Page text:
It’s high time pharmacists and their teams are afforded the respect and parity they deserve, writes Doncaster GP Dr Dean Eggitt
The original GPs in the NHS were failed hospital doctors, or so they say.
They didn’t want to work in a hospital, so they set up a business at home and used what little skills they had to provide care in the community.
They were quacks, or so they say. An unregulated jack of all trades. Of course, others think of them as pioneers and the very foundation upon which the world’s most famous system of universal healthcare is built.
General practice is highly regulated now and being a GP is a career choice akin to being a consultant of community care. But, has the perception of GPs changed?
To many, yes. Some understand the dedication, hard work, and cognitive challenges of the career and hold GPs in high regard. Others still believe that GPs are unregulated, failed hospital doctor, quacks.
It’s hard to form a balanced opinion without the facts and ignorance often prevails.
We have seen this recently with an article in Pulse. The article is satirical and I’m sure was written with good intention to cheer GPs who have had a most dreadful year with covid, bless them.
Well, I am one of those GPs and I too have had a dreadful year with an unsustainable workload and daily threat of severe illness from exposure during the pandemic. Honestly, I’ve felt a little bit heroic for coping and welcomed the #NHSGeorgeCross and 2.1% pay rise as my rewards.
You may wonder why I’m writing about GPs. Well, I want to frame some context so that I can draw your attention to pharmacists.
You see, pharmacists are also frequently seen through the lens of ignorance. Everyone knows that the job of a pharmacist is to count pills and to sell nonsense to gullible patients, or so they say.
They are not really a part of the NHS and only dispense the medicines that make them money, or so they say.
Of course, others recognise that pharmacists are university educated professionals who are highly regulated yet provide an assessment and treatment service that is undocumented and consequently unrecognised.
I believe that pharmacists have been a key player to the survival of our great NHS and are the scaffolding upon which we can build back better.
During the pandemic, pharmacies did not close. Pharmacists have remained on the frontline of healthcare both in the community and in hospitals, seeing patients every single day, and in many cases, without PPE.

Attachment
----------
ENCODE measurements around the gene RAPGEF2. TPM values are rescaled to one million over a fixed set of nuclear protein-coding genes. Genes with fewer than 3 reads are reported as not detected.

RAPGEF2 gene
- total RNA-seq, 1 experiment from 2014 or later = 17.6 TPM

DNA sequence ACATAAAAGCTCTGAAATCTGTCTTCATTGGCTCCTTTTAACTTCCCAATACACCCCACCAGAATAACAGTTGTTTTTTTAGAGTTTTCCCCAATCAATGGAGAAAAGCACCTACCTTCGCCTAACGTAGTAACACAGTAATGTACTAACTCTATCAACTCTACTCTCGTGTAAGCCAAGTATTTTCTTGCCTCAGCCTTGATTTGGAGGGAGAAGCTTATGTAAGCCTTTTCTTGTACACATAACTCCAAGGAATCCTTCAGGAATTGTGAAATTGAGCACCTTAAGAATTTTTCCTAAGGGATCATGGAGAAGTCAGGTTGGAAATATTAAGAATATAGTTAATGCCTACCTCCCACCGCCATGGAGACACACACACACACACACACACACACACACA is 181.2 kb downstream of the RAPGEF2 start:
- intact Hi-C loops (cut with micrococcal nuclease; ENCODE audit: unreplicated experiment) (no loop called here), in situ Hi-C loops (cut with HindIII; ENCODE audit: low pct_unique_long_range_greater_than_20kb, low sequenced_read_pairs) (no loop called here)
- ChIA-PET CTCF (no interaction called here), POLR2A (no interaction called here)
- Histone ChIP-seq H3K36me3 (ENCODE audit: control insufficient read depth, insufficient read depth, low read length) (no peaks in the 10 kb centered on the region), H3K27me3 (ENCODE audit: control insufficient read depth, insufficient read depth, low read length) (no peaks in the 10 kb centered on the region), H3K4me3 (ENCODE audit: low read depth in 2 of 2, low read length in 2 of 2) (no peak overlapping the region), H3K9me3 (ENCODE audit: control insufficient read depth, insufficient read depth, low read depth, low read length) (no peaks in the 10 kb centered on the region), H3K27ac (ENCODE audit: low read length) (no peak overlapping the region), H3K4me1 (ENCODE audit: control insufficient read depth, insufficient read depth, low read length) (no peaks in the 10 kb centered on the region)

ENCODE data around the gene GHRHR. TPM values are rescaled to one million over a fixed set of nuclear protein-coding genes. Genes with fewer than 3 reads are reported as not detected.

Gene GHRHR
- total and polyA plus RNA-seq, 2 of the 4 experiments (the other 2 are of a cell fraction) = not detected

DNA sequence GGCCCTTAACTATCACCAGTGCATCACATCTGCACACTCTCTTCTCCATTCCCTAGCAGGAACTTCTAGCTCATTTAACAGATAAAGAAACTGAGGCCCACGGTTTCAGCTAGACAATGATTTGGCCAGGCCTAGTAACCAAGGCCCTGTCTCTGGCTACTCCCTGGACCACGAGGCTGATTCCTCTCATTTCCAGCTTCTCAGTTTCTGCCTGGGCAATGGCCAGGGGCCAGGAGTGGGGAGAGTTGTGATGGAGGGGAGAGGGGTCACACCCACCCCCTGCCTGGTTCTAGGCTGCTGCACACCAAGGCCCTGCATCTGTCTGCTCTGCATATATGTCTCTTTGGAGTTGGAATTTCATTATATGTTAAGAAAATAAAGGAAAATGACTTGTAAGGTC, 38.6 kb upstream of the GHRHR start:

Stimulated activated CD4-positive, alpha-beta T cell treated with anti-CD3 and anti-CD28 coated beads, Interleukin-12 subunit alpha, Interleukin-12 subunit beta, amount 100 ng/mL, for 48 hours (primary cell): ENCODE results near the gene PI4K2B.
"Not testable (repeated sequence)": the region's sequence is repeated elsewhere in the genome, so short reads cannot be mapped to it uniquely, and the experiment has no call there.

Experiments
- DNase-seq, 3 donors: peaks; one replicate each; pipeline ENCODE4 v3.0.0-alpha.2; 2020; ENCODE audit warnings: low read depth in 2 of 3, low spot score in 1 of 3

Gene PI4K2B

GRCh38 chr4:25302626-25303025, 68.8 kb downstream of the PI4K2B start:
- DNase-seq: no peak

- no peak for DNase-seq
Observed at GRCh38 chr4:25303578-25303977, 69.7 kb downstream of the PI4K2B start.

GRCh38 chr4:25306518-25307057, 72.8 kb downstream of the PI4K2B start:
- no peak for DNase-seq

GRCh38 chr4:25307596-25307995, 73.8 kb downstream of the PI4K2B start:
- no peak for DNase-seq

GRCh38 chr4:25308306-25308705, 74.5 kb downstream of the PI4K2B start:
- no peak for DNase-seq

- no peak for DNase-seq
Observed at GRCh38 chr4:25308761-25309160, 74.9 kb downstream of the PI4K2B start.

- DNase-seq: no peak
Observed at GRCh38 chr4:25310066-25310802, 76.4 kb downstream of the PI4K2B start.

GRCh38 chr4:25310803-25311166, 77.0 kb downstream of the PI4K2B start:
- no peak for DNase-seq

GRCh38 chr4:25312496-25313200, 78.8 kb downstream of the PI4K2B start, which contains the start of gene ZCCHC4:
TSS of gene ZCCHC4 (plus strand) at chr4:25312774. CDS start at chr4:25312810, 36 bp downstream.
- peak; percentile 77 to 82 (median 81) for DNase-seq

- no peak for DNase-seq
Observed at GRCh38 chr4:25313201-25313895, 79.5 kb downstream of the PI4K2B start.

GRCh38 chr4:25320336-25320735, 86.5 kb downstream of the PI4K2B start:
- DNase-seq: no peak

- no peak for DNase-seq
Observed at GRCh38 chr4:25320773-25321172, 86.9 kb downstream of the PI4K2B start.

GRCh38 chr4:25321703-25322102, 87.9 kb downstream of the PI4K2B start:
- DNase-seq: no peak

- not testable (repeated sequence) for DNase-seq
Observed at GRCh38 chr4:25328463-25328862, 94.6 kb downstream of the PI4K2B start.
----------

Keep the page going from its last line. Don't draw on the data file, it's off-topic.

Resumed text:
They literally risked their lives to provide assessment, advice, and medicines to patients who were otherwise unable to access care elsewhere. The national strategy was to ask patients to stay home and self-care with the support of their local pharmacists.
Where the NHS was full, pharmacists stepped up and delivered.
Pharmacists are also a part of the national strategy moving forward. Pharmacists have been asked to move into general practice, which has depleted the hospital and community workforce. Nonetheless, pharmacies now deliver vaccinations as well as see, assess, and treat, using their depleted and overworked teams.
This is in addition to rigorously managing the safe use of medicines. It’s also worth noting that many pharmacists don’t get protected CPD time, an NHS pension, or even a seat to rest on during their shift.
General practice and pharmacy teams are natural allies at a crossroads in the life of the NHS. As the foundation and scaffolding of universal healthcare, we must work together to design primary care of the future.
The inauguration of integrated care systems in April 2022 means that we have a genuine opportunity to redesign the system to work better for patients and for us. We can only do that if we communicate with each other, address ignorance, and plan solutions to barriers.
I implore you. Meet your local primary care colleagues and start this journey of change, today.
Dr Dean Eggitt is principal GP at the Pakwood Surgery in Doncaster, CEO of Doncaster Local Medical Committee and director of Pre Medical School